Afterwards I headed off to an Irish bar – Mulligans. I saw that a meet-up for international people had been organised and it was free for non-japanese people. Everyone was so friendly and very eager to speak to me.
Japanese people don’t seem to have much opportunity to speak English (unless needed at work) and they work long hours. So such events are fantastic for those wishing to improve.
I met some cool people there including Taiko (who invited me to his all you can eat/drink party in Ginza) and Yuki (who took me to an amazing modern Sushi restaurant and then to a German festival).
I’m really grateful for meeting these people as they really made my time in Tokyo a lot more memorable.
Day 3 – All you can eat and drink in Ginza.
I woke up at about 10 AM. My body was obviously tired from fighting jet lag…
Since I would be travelling a lot in Japan I decided to buy a big clothes bag. I didn’t feel like struggling through the trains with a large suitcase so I took advantage of the luggage forwarding services (Takyubin) offered by the hotels. I packed what I needed for the following 3 days and had my suitcase sent to the hotel in Kanazawa(where I would arrive on Wednesday). It only cost about 20CHF / 17 Euro and will definitely save me a lot of hassle. Keeping my fingers crossed that it arrives.
I also visited a Japanese bookshop filled with study books. These books cost a fortune outside of Japan so I made a bargain.
In the evening I headed off to the all-you-can-eat/drink party in Ginza. All you can drink includes spirits such as Gin Tonic or Rum Coke. The food was a mixture of pasta, buttered popcorn, salad and bacon. It was so delicious.
I was even able to practice my Japanese (as limited as it is).
Day 4 – Ghibli and Germany.
My day again started groggily but I think my jet lag will soon be over.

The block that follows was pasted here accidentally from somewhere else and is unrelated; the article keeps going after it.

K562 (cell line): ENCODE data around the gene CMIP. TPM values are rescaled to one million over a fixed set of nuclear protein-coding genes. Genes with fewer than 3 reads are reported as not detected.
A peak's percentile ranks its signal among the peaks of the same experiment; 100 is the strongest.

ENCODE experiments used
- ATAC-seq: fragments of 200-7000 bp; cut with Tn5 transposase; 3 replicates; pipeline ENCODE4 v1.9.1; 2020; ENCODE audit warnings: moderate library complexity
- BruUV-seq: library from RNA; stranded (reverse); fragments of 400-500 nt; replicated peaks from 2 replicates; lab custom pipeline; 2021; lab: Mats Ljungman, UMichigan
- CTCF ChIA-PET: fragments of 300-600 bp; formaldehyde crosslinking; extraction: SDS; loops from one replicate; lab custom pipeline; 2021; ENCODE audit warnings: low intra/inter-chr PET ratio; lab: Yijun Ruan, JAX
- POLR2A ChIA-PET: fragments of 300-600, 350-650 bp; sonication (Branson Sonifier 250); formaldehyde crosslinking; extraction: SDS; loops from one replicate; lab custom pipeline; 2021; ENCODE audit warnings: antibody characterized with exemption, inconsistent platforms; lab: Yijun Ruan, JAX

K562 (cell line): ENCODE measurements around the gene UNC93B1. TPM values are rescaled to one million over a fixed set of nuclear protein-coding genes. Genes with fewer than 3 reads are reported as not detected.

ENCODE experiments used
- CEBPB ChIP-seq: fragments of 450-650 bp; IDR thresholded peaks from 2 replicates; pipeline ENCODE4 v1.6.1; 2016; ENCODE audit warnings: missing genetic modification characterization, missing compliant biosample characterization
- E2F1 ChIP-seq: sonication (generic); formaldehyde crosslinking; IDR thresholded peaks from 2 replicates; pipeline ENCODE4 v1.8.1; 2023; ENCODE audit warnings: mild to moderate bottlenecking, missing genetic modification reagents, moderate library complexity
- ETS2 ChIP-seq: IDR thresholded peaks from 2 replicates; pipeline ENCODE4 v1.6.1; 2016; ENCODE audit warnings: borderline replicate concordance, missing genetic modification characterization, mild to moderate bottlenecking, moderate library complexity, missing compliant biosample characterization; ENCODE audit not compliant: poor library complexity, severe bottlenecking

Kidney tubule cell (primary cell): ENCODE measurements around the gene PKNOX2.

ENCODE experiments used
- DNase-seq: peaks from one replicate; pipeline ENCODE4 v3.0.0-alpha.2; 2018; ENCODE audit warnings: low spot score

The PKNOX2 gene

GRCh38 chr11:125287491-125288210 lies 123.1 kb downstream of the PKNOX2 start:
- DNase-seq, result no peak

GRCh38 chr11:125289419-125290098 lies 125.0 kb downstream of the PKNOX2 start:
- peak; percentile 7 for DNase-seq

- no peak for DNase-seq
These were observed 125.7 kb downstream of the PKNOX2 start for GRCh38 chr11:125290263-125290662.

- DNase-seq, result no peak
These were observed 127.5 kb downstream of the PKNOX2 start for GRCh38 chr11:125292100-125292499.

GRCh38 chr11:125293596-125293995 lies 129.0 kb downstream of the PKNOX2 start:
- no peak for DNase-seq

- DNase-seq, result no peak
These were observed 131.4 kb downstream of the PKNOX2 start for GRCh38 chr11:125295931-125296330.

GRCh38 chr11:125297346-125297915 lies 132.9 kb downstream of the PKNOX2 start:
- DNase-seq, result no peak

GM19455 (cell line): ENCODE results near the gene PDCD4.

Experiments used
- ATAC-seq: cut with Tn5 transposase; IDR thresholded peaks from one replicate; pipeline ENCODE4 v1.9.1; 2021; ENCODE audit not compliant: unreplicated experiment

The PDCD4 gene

Today I headed to the Studio Ghibli museum. If you wish to visit this museum you need to book well in advance. I bought my ticket on August 1st :).
The museum is a bit out of Tokyo but easily accessible by subway and bus. I arrived early to avoid the crowds. The museum is a bit small but extremely interesting – my favourite part was learning how Miyazaki draws and colours food. Also I discovered that drawing chopsticks is extremely challenging as there are thousands of variations of how to hold them. (I get a few stares as I’m left handed)
The gift shop was crowded and didn’t seem to offer much variety but I did have to buy a Tonari no Totoro book.
After the museum I walked through the park towards the station. I loved seeing many families enjoying home made picnics. Children were playing and there were some street entertainers.
At 3PM I met Yuki for lunch and we had the most exquisite sushi I have ever had. The restaurant was called Kinka Izakaya in Shibuya. It came with a crab miso soup, green beans in a peanut sauce and a mixed salad. The sushi differed from traditional sushi as it was lightly grilled (or blow torched). And only cost approx. 40 CHF for the both of us.
We then headed towards a German festival which was organised by the German embassy of Tokyo.
It was here where I bought the most expensive drink so far – a radler (Approx 8 CHF).
I had such a great time in Tokyo but am looking forward to escaping the city and heading off to the countryside. I will be visiting Hakone tomorrow and staying in a traditional inn.
If planning to stay in Tokyo then buy yourself a Suica travel card – Tokyo equivalent of an Oyster card. This card can also be used to purchase things in convenience stores.
Take advantage of the luggage forwarding services offered by the hotel. Not too expensive and saves a lot of hassle.
Buy yourself a large clothes bag – costs around 10 CHF and can be used later to stuff your clothes in – freeing up much needed souvenir space in your suitcase.
100 yen shops are awesome.
100 yen vending machine hot coffee is a must for a jet lagged girl on the go.
So that’s me.
Thanks for reading.